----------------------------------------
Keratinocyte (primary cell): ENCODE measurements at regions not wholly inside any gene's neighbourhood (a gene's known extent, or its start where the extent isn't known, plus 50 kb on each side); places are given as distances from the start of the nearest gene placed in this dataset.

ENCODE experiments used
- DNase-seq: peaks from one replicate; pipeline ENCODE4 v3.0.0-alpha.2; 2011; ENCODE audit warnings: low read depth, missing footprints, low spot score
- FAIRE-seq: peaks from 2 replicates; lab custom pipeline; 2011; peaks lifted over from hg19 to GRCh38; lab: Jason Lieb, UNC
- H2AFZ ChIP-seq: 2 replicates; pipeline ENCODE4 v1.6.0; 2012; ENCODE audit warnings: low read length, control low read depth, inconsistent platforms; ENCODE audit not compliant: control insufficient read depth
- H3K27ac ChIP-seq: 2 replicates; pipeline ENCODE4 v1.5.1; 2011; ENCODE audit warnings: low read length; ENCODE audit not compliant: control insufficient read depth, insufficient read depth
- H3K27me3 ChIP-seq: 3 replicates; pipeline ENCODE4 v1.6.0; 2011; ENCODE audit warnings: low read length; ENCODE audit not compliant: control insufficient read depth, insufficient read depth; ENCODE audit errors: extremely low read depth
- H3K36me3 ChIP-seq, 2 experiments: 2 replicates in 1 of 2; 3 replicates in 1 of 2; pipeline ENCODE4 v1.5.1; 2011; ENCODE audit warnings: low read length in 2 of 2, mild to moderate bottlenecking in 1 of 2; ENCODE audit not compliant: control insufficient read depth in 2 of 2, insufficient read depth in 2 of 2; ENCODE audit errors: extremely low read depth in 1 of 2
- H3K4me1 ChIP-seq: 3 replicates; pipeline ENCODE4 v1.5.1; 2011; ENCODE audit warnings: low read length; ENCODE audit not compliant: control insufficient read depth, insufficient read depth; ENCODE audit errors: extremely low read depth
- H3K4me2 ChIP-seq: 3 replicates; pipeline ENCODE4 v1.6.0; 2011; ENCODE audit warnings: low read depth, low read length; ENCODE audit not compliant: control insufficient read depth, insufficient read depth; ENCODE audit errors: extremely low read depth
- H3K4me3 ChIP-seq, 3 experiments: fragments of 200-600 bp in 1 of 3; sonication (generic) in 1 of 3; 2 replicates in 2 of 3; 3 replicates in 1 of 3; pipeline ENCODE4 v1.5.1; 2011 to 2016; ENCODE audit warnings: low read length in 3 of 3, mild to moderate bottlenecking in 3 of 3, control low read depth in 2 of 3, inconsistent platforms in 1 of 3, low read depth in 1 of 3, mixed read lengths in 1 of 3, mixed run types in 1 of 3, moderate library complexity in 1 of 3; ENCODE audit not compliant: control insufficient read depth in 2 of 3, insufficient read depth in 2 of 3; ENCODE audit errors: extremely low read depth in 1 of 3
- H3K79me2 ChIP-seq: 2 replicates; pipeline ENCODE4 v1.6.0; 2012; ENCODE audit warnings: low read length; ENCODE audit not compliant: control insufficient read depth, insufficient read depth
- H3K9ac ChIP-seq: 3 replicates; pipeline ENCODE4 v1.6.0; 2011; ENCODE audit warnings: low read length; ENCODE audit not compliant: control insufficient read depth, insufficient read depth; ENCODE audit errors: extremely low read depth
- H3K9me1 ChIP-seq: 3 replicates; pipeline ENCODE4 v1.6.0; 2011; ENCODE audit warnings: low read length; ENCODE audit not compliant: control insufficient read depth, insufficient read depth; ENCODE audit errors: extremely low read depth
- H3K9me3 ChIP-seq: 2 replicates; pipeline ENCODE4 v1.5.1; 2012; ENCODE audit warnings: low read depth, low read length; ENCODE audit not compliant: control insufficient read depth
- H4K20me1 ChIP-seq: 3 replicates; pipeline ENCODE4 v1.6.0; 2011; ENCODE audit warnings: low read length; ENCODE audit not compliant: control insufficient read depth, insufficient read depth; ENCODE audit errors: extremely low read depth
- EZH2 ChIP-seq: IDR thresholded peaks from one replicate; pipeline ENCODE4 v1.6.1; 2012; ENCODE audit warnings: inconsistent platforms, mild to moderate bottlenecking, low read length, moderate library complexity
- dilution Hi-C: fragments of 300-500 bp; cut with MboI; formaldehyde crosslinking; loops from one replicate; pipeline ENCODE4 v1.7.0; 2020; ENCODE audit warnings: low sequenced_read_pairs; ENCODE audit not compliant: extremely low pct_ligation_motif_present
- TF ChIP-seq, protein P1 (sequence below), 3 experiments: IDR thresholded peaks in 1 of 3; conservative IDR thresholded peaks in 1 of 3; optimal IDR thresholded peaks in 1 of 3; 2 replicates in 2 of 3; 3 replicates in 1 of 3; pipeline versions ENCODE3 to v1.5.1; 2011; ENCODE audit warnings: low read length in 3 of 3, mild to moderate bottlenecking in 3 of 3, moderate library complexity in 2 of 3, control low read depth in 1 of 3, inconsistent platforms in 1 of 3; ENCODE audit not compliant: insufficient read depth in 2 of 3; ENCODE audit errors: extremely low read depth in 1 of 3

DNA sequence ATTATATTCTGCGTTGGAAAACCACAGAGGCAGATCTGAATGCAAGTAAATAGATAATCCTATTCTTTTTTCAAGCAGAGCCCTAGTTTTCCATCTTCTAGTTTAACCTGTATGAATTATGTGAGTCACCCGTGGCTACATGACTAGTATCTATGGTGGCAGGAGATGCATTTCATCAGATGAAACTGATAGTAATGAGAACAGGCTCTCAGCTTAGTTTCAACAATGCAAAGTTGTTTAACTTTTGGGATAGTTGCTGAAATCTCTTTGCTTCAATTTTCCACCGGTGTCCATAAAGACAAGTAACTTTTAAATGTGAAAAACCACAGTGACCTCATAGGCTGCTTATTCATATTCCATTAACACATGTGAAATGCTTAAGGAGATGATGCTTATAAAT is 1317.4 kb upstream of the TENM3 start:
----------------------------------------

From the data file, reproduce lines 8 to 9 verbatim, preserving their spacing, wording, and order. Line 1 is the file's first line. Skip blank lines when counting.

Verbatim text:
- H3K36me3 ChIP-seq, 2 experiments: 2 replicates in 1 of 2; 3 replicates in 1 of 2; pipeline ENCODE4 v1.5.1; 2011; ENCODE audit warnings: low read length in 2 of 2, mild to moderate bottlenecking in 1 of 2; ENCODE audit not compliant: control insufficient read depth in 2 of 2, insufficient read depth in 2 of 2; ENCODE audit errors: extremely low read depth in 1 of 2
- H3K4me1 ChIP-seq: 3 replicates; pipeline ENCODE4 v1.5.1; 2011; ENCODE audit warnings: low read length; ENCODE audit not compliant: control insufficient read depth, insufficient read depth; ENCODE audit errors: extremely low read depth